There is a commonly held belief that naming sporting venues after individuals is a sure-fire way to get rich quick. The concept, in other words, is that if you can buy a piece of sporting heritage, then the money just keeps coming in.
The trouble is, naming sporting venues after individuals is often associated with one thing – ego. It’s widely admitted that ego can be a dangerous thing, especially when it comes to business, and the ego of a former driver, in particular, can bring an undesired element of danger to a sporting venue.
Here we’ll examine one of the most iconic sporting venues in history and who exactly owned it at the time of its sale in 2018.
The Birth Of The Speedway
It all started with horse racing in the United States back in the 1800s. The early sport was initially contested on dirt tracks that wound throughout the country, and it wasn’t uncommon for an all-day horse race to go up in smoke because of bad weather conditions or soil erosion.
What was needed, therefore, was a safe place for the horses to race and a way to create financial stability for the sport. It was for these reasons that in the early 1900s the Indy race track was built.
The track sat at the top of a plateau and was designed to maximize the amount of daylight that reached each section. The grandstands were positioned to provide the best possible view of the entire track, and the artificial lakes that spanned the course were used as a source of water for the days when rainfall wasn’t enough to keep the track wet.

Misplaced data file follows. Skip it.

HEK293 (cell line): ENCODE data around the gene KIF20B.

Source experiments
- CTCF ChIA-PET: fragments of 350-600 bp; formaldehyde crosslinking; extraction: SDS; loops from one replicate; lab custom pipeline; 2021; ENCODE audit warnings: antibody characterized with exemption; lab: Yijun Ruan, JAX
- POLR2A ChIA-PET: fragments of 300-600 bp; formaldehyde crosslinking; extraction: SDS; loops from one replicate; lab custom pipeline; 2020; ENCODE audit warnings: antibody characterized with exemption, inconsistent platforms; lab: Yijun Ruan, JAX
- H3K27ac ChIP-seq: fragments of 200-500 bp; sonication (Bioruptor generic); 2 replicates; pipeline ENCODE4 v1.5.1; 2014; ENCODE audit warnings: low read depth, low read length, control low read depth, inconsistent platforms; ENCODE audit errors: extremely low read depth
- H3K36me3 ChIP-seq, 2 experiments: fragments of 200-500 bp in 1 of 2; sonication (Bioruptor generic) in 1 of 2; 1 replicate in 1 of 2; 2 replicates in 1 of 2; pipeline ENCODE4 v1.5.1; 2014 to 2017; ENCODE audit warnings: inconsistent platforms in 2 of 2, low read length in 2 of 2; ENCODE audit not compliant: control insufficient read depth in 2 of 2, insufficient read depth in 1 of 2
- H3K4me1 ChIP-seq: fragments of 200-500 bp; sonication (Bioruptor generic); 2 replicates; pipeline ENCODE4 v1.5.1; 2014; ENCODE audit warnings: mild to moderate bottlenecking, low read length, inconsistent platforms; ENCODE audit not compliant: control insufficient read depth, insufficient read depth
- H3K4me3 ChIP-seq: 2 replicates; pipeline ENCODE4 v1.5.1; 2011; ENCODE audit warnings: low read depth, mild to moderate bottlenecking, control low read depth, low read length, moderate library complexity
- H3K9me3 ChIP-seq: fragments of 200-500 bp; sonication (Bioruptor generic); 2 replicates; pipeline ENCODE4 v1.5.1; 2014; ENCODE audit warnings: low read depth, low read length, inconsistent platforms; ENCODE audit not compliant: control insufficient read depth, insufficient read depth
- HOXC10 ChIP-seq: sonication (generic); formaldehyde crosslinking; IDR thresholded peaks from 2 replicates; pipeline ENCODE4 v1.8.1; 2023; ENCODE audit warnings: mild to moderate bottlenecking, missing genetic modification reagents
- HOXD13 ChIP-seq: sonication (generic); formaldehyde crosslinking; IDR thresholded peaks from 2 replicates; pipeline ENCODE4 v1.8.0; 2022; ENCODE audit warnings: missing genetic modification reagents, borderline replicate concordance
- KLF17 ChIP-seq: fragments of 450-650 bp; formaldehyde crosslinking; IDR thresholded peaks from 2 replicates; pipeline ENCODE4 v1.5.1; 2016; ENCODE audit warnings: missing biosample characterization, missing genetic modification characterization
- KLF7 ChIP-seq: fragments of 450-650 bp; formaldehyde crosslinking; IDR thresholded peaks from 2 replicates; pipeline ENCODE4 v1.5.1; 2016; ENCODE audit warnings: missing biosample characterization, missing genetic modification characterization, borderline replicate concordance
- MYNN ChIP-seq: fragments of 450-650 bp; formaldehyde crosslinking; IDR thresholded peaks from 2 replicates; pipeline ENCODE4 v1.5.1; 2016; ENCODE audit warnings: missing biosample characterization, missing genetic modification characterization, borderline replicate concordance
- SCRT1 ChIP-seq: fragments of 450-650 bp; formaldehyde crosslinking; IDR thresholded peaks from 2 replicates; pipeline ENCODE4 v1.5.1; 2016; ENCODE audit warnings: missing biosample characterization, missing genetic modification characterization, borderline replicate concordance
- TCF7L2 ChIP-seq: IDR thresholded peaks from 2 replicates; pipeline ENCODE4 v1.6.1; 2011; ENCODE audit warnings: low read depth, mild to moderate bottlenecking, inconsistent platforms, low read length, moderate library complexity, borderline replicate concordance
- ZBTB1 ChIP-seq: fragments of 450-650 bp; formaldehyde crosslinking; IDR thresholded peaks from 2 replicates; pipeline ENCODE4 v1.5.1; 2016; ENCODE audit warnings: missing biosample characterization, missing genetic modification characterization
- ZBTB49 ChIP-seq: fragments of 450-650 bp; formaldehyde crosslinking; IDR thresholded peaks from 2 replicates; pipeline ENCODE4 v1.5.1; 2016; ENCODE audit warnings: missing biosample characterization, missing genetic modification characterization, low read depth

The layout of the track, in fact, was based on that of a military base and its design allowed for the installation of sound amplifiers that could be used to listen to music during the race.
The track opened in 1909 and in its early years hosted a number of significant events, including the 1913 World’s Fair, the 1915 Panama–Pacific Exposition, and the 1936 Summer Olympics. After years of financial struggle, however, the Indy race track closed in 1968.
The Purchase Of The Track
The track didn’t lay idle for long and in the 1970s there were rumors that it would be turned into a motorized race track known as the Rock N’ Roll Raceway. This plan, however, fell through and in the ensuing years it has been rumored that the owners of the track would sell it for redevelopment. Finally, in 2018 this rumor became a reality and the Indianapolis Motor Speedway was sold to a group of investors, led by Lenox China, for a price that was reportedly close to ten million dollars.
The track’s new owners have stated that their goal is to make the Indianapolis Motor Speedway a unique global center for automotive culture and innovation, and to that end they have invested heavily in infrastructure improvements and new facilities. Most notably, the track has purchased the majority of the land that it sits on and is now working on developing a 3.5 million square foot ‘Integrated Campus.’
The Current Owners Of The Speedway
When it comes to the Indianapolis Motor Speedway, it is important to examine the individuals and companies behind it all. To that end, here’s a quick list of the current owners: